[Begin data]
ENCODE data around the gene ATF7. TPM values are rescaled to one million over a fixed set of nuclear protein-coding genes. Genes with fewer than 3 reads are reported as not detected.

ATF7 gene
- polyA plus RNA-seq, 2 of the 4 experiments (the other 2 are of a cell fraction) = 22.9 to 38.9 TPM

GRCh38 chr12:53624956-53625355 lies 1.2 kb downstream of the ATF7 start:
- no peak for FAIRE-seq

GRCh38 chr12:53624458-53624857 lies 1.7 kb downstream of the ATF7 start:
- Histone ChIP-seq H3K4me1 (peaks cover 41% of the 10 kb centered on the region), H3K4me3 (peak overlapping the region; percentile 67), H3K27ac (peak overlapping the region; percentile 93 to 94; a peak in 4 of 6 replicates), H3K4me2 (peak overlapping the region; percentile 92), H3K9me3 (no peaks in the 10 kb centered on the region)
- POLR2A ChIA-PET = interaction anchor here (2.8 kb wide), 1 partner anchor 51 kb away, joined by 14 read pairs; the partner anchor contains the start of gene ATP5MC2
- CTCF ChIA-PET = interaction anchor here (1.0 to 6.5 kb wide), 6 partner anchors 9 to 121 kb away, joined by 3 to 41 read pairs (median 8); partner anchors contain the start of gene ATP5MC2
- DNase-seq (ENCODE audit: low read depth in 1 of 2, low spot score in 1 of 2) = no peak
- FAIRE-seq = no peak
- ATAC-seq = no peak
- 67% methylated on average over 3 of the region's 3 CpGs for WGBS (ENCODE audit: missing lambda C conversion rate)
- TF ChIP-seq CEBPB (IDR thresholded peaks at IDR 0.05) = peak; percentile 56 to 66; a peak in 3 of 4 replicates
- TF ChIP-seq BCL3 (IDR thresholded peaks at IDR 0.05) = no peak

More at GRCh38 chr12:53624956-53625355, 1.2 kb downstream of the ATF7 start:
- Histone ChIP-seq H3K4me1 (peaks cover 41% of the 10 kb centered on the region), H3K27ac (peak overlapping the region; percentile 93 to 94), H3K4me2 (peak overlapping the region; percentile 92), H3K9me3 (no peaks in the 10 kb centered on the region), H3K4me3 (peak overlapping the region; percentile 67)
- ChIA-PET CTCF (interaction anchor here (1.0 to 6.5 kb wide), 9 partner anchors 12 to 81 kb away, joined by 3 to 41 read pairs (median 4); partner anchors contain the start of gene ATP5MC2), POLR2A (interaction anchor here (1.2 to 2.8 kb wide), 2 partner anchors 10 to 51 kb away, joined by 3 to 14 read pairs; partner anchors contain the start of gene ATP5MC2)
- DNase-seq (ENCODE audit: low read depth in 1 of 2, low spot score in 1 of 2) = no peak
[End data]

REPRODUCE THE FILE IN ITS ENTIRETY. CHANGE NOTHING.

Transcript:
ENCODE data around the gene ATF7. TPM values are rescaled to one million over a fixed set of nuclear protein-coding genes. Genes with fewer than 3 reads are reported as not detected.

ATF7 gene
- polyA plus RNA-seq, 2 of the 4 experiments (the other 2 are of a cell fraction) = 22.9 to 38.9 TPM

GRCh38 chr12:53624956-53625355 lies 1.2 kb downstream of the ATF7 start:
- no peak for FAIRE-seq

GRCh38 chr12:53624458-53624857 lies 1.7 kb downstream of the ATF7 start:
- Histone ChIP-seq H3K4me1 (peaks cover 41% of the 10 kb centered on the region), H3K4me3 (peak overlapping the region; percentile 67), H3K27ac (peak overlapping the region; percentile 93 to 94; a peak in 4 of 6 replicates), H3K4me2 (peak overlapping the region; percentile 92), H3K9me3 (no peaks in the 10 kb centered on the region)
- POLR2A ChIA-PET = interaction anchor here (2.8 kb wide), 1 partner anchor 51 kb away, joined by 14 read pairs; the partner anchor contains the start of gene ATP5MC2
- CTCF ChIA-PET = interaction anchor here (1.0 to 6.5 kb wide), 6 partner anchors 9 to 121 kb away, joined by 3 to 41 read pairs (median 8); partner anchors contain the start of gene ATP5MC2
- DNase-seq (ENCODE audit: low read depth in 1 of 2, low spot score in 1 of 2) = no peak
- FAIRE-seq = no peak
- ATAC-seq = no peak
- 67% methylated on average over 3 of the region's 3 CpGs for WGBS (ENCODE audit: missing lambda C conversion rate)
- TF ChIP-seq CEBPB (IDR thresholded peaks at IDR 0.05) = peak; percentile 56 to 66; a peak in 3 of 4 replicates
- TF ChIP-seq BCL3 (IDR thresholded peaks at IDR 0.05) = no peak

More at GRCh38 chr12:53624956-53625355, 1.2 kb downstream of the ATF7 start:
- Histone ChIP-seq H3K4me1 (peaks cover 41% of the 10 kb centered on the region), H3K27ac (peak overlapping the region; percentile 93 to 94), H3K4me2 (peak overlapping the region; percentile 92), H3K9me3 (no peaks in the 10 kb centered on the region), H3K4me3 (peak overlapping the region; percentile 67)
- ChIA-PET CTCF (interaction anchor here (1.0 to 6.5 kb wide), 9 partner anchors 12 to 81 kb away, joined by 3 to 41 read pairs (median 4); partner anchors contain the start of gene ATP5MC2), POLR2A (interaction anchor here (1.2 to 2.8 kb wide), 2 partner anchors 10 to 51 kb away, joined by 3 to 14 read pairs; partner anchors contain the start of gene ATP5MC2)
- DNase-seq (ENCODE audit: low read depth in 1 of 2, low spot score in 1 of 2) = no peak